Factors contributing to non-communicable diseases amongst nurses in a rural community of the North West Province of South Africa
Phetoe, Betty Ellen
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Background: There is an increased contribution on Non-Communicable Diseases (NCDs) to the burden of diseases, which are a growing cause of death and disability. The impact of obesity has become a seminal public health issue, especially diabetes and hypertension. Purpose: The study aimed at investigating the factors contributing to NCDs amongst nurses in a rural community of the North-West Province of South Africa. Methods: The design for this study was a descriptive, cross-sectional survey. Participants were 150 nurses. The instrument for data collection was a self-administered questionnaire. Permission to conduct this study was sought from DoH and hospital management. The Government Employee Medical Scheme (GEMS) assisted with collecting data on blood pressure, blood glucose, BMI, weight, and other anthropometric measurements. Chi square and the generalized linear model were used to determine the possible relationship between and effects of demographic features, dietary and drinking patterns as well as anthropometric features on obesity. Results and conclusions: The results of this study showed that marital status, physical activity, increased intake of chicken , fried foods, fruit juice, alcohol , as well as less intake of water had an impact on NCDs, especially obesity among professional and enrolled nurses. The study also found out that waist-to-hip ratio as well as body weight are predictors of obesity among nurses. It is important therefore that the awareness of the risk of NCDs such as obesity be emphasized among nurses of all categories. Recommendation: The participation of nurses in the wellness programme should be encouraged and possibly made compulsory in order to reduce the risk of NCDs among nurses in the North-West Province.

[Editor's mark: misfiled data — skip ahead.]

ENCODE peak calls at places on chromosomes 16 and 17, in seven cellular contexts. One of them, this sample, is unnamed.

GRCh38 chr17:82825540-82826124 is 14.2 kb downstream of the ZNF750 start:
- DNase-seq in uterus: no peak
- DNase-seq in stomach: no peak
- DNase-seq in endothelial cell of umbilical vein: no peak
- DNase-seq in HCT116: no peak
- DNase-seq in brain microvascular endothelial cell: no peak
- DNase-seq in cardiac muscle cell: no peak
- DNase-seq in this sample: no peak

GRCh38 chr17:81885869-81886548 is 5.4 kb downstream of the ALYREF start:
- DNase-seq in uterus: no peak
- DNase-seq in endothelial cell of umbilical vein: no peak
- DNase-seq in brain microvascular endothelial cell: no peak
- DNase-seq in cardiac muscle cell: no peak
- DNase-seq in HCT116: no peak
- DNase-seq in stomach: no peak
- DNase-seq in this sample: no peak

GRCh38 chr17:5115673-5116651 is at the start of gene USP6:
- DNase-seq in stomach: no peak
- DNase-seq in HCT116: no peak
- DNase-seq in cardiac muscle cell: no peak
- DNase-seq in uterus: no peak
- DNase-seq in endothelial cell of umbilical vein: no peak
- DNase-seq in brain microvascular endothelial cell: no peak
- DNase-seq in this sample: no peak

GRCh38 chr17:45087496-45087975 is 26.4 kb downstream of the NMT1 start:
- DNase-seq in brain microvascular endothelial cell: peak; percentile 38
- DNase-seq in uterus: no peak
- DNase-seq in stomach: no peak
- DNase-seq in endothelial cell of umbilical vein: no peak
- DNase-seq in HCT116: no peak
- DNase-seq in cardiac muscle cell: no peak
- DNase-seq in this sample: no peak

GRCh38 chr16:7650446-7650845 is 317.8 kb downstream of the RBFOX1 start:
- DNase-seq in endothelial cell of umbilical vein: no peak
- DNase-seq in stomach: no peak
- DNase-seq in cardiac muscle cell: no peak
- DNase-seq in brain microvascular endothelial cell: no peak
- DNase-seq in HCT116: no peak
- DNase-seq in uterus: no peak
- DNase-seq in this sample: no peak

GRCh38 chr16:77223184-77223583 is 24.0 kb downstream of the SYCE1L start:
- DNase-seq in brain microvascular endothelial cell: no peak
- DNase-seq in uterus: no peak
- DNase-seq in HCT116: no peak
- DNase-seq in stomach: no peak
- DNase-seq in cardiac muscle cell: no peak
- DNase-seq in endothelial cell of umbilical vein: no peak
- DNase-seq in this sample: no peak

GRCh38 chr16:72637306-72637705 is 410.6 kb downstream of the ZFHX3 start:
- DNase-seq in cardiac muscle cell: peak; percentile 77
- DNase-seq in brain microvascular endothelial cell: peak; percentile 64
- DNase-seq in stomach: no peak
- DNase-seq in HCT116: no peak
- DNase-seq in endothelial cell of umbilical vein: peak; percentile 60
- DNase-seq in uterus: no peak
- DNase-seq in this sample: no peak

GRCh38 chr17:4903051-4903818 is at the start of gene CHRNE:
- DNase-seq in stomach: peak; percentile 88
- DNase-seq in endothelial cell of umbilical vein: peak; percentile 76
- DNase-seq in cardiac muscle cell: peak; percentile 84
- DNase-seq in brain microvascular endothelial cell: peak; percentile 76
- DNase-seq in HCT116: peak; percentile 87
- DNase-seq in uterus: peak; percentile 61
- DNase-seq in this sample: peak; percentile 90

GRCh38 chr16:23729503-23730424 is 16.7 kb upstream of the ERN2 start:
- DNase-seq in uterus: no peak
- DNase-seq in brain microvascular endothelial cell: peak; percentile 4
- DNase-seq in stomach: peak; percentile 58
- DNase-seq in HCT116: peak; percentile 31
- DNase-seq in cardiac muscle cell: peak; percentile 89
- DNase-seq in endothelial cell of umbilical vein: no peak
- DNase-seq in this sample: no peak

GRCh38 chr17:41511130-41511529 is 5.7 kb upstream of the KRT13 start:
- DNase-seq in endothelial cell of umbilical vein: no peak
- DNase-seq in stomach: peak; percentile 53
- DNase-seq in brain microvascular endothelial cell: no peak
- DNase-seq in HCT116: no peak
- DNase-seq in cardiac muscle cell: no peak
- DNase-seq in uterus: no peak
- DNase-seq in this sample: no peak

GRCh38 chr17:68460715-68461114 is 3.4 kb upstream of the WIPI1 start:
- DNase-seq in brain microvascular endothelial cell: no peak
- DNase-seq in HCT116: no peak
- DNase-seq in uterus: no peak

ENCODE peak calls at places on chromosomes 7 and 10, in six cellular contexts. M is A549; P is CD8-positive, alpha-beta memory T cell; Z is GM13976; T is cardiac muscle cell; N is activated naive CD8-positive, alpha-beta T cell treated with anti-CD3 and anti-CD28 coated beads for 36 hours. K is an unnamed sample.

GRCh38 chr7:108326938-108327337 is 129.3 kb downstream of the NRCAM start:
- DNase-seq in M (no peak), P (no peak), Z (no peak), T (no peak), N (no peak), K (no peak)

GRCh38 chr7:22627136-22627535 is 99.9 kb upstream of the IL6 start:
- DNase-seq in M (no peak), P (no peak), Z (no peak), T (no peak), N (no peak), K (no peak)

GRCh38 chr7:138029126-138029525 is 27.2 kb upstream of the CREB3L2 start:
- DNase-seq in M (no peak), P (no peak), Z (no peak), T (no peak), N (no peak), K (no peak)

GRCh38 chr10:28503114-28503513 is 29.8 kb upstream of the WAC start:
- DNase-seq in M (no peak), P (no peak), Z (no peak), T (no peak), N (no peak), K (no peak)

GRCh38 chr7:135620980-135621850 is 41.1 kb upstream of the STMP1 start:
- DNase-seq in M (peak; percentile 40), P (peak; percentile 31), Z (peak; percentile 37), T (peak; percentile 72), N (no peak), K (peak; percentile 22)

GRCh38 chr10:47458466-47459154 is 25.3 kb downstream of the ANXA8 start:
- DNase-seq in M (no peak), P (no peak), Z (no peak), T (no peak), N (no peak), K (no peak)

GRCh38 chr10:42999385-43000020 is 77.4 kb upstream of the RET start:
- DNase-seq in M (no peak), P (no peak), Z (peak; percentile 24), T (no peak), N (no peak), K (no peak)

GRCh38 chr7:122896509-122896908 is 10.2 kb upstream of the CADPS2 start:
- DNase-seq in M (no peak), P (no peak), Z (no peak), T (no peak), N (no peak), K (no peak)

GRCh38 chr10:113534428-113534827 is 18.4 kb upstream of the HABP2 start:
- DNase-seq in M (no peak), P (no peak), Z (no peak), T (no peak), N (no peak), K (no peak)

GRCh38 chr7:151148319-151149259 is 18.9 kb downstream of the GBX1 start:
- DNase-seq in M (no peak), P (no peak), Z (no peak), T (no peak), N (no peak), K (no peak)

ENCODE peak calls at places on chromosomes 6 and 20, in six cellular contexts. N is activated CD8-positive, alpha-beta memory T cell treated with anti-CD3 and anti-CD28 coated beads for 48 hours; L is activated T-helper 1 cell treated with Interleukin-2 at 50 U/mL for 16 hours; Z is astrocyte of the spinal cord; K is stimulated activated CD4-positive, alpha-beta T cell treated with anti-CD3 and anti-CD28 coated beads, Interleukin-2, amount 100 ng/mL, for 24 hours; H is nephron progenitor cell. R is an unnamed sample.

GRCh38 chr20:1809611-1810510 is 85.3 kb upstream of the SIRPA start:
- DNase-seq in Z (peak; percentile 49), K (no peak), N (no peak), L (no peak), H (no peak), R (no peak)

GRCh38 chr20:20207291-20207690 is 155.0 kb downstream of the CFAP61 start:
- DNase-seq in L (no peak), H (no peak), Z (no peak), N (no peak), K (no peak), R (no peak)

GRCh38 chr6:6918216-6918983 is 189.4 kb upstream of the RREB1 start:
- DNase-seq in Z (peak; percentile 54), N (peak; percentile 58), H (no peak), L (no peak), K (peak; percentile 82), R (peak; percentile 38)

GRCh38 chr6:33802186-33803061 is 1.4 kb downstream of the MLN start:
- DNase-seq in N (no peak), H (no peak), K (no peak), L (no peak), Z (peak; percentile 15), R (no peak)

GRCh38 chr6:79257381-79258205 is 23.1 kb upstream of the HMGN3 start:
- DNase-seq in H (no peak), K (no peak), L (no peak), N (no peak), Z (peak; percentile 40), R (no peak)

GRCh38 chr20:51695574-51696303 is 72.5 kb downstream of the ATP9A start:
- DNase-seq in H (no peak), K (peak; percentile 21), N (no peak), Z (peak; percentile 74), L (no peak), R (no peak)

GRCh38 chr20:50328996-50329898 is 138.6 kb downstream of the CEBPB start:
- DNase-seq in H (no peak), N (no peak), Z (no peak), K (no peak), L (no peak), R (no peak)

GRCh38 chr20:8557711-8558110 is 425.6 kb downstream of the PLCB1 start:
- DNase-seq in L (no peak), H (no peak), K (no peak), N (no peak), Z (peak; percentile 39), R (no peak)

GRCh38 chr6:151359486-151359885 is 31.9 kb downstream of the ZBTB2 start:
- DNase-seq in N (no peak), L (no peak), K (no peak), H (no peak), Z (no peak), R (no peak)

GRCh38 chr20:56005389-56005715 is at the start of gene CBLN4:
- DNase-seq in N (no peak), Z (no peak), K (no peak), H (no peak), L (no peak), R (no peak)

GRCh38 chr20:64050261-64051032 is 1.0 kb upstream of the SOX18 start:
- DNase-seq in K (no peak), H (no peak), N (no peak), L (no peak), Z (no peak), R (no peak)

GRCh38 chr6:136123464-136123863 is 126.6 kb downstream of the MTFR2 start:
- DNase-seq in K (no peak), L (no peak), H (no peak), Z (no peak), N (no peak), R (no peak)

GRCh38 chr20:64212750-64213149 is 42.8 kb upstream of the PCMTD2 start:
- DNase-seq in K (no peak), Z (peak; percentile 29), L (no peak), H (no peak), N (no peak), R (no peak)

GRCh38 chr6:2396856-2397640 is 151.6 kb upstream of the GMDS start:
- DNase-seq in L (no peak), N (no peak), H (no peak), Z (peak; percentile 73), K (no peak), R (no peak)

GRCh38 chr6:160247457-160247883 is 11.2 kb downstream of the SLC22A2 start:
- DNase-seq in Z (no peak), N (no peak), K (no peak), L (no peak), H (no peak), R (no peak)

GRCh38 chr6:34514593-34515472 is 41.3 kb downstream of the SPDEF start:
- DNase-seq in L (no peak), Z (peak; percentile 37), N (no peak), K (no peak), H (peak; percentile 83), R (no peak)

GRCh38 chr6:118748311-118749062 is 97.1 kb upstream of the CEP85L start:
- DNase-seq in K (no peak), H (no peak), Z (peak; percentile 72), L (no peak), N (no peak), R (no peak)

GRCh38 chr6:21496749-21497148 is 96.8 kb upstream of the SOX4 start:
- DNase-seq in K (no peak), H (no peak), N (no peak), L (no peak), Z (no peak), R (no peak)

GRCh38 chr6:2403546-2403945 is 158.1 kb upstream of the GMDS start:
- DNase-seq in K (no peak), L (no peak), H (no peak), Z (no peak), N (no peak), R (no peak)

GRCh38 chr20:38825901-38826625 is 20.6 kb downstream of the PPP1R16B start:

- Health Sciences